Originally, I had planned to use some bolts to connect the rear pivoting portion of the legs, much like the main bolt, but I had some leather in my shop that caught my eye. This was some heavy-weight tanned leather, from a number of years ago, from which I cut two strips that were just slightly less than 1/4″ wide. With the two jaws in place, I fed a leather strip into one hole, and passed the end through to the other side of the vise. I made a knot on one end, and then with the strip pulled snug, did the same on the opposite end. The other strip went through the other set of holes, and was handled the same. These leather strips were somewhat stiff, but providing both flexibility, and some stability. Ultimately, this turned out to be the perfect blend of attributes.

Two leather strips in place.

Two leather strips in place.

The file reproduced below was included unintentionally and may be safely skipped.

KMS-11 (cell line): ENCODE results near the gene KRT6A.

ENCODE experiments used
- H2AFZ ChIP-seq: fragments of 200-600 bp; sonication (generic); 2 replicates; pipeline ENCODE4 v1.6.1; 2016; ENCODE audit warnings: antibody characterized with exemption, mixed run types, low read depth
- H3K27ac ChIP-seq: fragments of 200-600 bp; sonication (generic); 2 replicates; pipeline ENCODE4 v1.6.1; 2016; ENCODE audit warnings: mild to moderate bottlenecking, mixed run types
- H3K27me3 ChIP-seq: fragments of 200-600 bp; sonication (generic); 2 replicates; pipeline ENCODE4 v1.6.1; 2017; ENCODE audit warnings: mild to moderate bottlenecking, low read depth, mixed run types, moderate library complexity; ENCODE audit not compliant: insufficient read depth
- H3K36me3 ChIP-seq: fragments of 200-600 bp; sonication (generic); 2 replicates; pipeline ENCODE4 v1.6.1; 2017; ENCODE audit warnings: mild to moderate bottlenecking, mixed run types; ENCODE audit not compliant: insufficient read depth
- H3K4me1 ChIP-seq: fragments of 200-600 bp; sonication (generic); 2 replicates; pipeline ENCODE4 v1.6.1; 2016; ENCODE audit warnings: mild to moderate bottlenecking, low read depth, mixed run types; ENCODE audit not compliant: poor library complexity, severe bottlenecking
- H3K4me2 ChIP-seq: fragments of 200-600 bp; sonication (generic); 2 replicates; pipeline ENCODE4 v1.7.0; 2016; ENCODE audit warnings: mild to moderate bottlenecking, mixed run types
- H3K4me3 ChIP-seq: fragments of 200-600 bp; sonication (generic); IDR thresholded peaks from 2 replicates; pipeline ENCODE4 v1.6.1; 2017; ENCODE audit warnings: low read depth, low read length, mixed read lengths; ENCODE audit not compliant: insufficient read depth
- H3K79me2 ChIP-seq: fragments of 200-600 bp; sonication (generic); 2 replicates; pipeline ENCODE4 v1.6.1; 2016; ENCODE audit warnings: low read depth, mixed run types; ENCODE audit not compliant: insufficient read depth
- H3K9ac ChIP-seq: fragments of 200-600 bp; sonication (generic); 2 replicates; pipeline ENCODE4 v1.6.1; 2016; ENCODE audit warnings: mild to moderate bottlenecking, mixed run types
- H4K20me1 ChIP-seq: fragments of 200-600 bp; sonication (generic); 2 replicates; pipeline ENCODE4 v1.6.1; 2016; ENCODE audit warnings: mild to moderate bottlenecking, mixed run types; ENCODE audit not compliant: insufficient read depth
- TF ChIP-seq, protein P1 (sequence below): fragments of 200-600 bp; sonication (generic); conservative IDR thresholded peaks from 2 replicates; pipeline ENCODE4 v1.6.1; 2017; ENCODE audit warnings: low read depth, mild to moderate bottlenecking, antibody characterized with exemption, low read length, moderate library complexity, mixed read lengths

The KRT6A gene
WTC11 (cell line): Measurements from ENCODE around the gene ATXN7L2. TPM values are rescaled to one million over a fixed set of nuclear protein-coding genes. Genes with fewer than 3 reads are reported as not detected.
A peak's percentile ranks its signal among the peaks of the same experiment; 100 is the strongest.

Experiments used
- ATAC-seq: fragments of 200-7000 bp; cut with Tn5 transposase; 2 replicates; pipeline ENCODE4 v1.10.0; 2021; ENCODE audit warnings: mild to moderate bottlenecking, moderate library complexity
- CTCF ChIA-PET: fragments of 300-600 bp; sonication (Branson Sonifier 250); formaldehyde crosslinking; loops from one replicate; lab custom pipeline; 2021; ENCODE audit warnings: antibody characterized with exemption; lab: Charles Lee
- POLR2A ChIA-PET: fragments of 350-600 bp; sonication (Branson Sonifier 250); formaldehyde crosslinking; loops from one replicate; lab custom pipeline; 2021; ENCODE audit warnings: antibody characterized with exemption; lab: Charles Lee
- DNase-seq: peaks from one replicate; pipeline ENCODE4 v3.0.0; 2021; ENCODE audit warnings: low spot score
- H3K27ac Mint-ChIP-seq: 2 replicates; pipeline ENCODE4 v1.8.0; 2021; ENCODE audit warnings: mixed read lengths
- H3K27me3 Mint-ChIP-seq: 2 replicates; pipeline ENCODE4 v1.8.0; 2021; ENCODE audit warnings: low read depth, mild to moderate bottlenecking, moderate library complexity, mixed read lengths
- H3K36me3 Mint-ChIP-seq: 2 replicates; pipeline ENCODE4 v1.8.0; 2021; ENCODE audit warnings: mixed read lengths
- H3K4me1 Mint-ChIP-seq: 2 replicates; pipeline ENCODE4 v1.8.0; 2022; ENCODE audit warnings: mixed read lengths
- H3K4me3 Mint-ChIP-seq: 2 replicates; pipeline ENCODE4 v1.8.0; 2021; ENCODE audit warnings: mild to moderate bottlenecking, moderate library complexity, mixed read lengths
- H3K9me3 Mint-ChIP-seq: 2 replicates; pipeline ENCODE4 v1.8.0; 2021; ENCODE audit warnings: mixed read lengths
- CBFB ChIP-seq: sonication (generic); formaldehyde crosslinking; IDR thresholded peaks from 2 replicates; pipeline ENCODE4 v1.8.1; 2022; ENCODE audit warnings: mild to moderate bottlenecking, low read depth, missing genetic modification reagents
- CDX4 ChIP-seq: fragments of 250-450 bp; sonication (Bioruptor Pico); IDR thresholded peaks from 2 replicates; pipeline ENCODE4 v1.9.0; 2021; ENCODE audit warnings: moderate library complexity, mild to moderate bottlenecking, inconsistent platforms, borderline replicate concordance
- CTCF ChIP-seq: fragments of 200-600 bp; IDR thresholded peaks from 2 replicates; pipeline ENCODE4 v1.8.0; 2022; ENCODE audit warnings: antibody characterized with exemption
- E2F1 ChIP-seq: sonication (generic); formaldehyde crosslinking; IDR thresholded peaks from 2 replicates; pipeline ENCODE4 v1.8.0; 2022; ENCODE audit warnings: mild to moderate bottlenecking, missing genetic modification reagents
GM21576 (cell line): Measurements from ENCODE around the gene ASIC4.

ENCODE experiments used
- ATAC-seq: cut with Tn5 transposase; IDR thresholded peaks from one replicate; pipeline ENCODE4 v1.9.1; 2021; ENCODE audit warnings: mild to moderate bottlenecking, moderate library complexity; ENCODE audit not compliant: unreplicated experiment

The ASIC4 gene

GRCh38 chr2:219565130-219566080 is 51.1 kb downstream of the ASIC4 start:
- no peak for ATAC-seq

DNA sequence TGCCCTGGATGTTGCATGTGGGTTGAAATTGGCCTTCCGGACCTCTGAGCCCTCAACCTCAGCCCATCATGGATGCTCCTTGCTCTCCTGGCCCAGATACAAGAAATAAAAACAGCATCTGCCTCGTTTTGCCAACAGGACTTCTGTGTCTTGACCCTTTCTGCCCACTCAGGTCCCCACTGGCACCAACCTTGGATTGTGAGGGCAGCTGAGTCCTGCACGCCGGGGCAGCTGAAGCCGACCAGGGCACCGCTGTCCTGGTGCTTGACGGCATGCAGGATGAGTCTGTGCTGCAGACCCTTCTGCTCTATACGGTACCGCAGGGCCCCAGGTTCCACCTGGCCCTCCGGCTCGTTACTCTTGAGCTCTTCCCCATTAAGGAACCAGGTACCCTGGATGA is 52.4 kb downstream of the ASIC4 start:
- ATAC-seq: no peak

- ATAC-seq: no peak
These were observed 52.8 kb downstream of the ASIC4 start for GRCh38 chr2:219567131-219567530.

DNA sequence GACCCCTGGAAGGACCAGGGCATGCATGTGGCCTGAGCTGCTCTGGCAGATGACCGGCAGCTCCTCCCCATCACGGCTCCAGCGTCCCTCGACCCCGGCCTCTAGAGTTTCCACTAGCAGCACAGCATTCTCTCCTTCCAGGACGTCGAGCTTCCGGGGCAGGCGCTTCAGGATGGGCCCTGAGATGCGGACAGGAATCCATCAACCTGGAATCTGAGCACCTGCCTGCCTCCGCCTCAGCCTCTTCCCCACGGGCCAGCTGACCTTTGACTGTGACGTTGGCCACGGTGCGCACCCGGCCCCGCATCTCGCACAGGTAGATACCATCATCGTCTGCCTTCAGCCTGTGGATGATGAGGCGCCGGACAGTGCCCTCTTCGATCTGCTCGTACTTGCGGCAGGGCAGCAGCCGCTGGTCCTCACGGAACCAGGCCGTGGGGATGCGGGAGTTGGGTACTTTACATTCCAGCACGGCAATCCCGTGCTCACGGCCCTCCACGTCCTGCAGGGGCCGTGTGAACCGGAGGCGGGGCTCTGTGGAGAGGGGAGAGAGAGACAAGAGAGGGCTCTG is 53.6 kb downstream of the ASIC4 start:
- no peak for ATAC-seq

Now it is just a matter of clamping the rear leg of the saw vise, in the face vise on the bench, and then loading a saw. This is one stout saw vise and even though I made it from re-used wood, that had some imperfections, to say the least, it might be the last saw vise I ever need to make. Now, I might make more, but I doubt it will be due to need.

Final vise with all parts installed, except for longer bolt.

Final vise with all parts installed, except for longer bolt.

Hopefully you’ve enjoyed the article and maybe you’ll also want to try making one yourself. Thanks for stopping by and let me know if you have any questions or comments.

 

Lee

 

Hand Saw sharpening – followup

Posted by is9582 on January 28, 2015 with 2 Commentsas , , , , , , ,

After a day or so, I like to go back and re-read my articles, and there are times that I find I’m wanting/needing to add some more detail. On the saw sharpening article, I think it might be useful to show some of the tools I used and hopefully a tip or two.